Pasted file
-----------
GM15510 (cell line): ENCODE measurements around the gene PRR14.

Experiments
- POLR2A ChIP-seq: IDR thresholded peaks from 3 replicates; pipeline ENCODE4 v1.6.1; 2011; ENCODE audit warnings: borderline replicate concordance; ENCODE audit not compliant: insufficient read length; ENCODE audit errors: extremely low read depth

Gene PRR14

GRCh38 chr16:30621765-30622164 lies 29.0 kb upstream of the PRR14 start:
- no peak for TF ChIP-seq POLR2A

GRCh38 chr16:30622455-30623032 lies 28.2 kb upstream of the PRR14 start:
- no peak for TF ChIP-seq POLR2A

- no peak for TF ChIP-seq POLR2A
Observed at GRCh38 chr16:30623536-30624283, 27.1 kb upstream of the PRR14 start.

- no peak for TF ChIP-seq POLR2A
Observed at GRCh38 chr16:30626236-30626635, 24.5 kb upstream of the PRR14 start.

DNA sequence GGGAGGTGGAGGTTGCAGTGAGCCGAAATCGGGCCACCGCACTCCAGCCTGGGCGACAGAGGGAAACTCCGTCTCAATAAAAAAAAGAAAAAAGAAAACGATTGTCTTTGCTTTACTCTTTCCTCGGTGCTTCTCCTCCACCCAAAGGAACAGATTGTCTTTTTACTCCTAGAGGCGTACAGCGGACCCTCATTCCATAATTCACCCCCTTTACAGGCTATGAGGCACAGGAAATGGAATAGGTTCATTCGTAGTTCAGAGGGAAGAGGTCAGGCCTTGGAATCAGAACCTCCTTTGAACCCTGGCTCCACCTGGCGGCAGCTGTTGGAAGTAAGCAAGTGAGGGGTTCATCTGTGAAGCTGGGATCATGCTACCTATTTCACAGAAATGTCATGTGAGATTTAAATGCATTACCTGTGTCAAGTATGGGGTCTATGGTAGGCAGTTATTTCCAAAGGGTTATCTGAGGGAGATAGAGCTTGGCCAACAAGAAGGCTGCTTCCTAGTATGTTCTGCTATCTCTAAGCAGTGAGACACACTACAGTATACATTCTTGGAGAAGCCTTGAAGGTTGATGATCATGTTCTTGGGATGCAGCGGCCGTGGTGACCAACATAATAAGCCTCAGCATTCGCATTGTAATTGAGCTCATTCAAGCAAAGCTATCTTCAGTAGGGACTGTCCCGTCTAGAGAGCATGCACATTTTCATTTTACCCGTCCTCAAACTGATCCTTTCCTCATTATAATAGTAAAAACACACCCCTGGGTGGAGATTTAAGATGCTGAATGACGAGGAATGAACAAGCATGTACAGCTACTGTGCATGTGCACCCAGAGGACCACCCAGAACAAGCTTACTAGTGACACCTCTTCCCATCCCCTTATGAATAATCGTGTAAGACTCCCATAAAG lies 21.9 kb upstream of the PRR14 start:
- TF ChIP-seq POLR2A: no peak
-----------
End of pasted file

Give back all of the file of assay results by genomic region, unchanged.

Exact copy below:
GM15510 (cell line): ENCODE measurements around the gene PRR14.

Experiments
- POLR2A ChIP-seq: IDR thresholded peaks from 3 replicates; pipeline ENCODE4 v1.6.1; 2011; ENCODE audit warnings: borderline replicate concordance; ENCODE audit not compliant: insufficient read length; ENCODE audit errors: extremely low read depth

Gene PRR14

GRCh38 chr16:30621765-30622164 lies 29.0 kb upstream of the PRR14 start:
- no peak for TF ChIP-seq POLR2A

GRCh38 chr16:30622455-30623032 lies 28.2 kb upstream of the PRR14 start:
- no peak for TF ChIP-seq POLR2A

- no peak for TF ChIP-seq POLR2A
Observed at GRCh38 chr16:30623536-30624283, 27.1 kb upstream of the PRR14 start.

- no peak for TF ChIP-seq POLR2A
Observed at GRCh38 chr16:30626236-30626635, 24.5 kb upstream of the PRR14 start.

DNA sequence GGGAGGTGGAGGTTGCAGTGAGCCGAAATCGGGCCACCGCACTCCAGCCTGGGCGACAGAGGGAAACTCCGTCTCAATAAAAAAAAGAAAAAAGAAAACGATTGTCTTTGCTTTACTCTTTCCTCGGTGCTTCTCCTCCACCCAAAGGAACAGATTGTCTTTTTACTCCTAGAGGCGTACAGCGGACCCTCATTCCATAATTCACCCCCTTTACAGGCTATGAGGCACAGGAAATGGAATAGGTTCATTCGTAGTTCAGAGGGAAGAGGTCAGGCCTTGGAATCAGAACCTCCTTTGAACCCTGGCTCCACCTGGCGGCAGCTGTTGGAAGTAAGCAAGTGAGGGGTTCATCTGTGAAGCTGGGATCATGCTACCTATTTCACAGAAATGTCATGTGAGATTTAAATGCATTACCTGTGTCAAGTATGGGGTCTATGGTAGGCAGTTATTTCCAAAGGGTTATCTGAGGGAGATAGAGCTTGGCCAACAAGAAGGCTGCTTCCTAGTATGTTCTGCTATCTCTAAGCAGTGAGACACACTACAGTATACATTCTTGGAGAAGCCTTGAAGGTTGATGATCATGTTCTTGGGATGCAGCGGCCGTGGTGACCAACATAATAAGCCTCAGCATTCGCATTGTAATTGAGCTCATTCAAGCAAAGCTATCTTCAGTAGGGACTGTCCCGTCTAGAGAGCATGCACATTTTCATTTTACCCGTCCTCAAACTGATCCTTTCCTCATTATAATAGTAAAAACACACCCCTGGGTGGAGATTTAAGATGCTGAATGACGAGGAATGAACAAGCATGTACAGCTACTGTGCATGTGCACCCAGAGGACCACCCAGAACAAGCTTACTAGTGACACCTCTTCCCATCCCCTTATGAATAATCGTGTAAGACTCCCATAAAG lies 21.9 kb upstream of the PRR14 start:
- TF ChIP-seq POLR2A: no peak